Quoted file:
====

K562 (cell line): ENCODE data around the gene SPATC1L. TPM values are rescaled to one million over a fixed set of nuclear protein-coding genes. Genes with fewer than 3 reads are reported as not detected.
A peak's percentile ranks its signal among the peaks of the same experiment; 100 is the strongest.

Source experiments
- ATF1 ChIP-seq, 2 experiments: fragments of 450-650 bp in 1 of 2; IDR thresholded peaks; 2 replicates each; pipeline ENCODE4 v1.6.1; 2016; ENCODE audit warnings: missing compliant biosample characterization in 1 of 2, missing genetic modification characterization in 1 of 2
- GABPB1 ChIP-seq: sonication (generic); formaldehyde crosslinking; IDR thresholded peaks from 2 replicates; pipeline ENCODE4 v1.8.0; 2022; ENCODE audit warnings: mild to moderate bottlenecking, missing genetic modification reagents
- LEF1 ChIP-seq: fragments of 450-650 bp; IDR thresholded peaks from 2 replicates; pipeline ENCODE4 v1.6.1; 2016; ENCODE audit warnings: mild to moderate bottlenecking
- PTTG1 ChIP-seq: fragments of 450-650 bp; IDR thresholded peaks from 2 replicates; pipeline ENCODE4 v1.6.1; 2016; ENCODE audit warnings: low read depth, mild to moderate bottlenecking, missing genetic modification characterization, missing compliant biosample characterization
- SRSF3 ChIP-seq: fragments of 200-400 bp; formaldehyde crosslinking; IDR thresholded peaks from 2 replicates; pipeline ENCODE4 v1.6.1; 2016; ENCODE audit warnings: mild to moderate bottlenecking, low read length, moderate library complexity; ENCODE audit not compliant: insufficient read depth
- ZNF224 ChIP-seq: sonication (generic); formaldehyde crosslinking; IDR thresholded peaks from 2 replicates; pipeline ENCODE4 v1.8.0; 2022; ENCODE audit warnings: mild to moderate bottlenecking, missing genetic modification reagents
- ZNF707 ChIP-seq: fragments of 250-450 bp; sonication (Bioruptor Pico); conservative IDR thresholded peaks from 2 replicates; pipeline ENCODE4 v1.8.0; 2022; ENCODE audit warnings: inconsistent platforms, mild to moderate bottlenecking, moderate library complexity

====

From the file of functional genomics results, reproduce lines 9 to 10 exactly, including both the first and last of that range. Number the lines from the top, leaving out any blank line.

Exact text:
- ZNF224 ChIP-seq: sonication (generic); formaldehyde crosslinking; IDR thresholded peaks from 2 replicates; pipeline ENCODE4 v1.8.0; 2022; ENCODE audit warnings: mild to moderate bottlenecking, missing genetic modification reagents
- ZNF707 ChIP-seq: fragments of 250-450 bp; sonication (Bioruptor Pico); conservative IDR thresholded peaks from 2 replicates; pipeline ENCODE4 v1.8.0; 2022; ENCODE audit warnings: inconsistent platforms, mild to moderate bottlenecking, moderate library complexity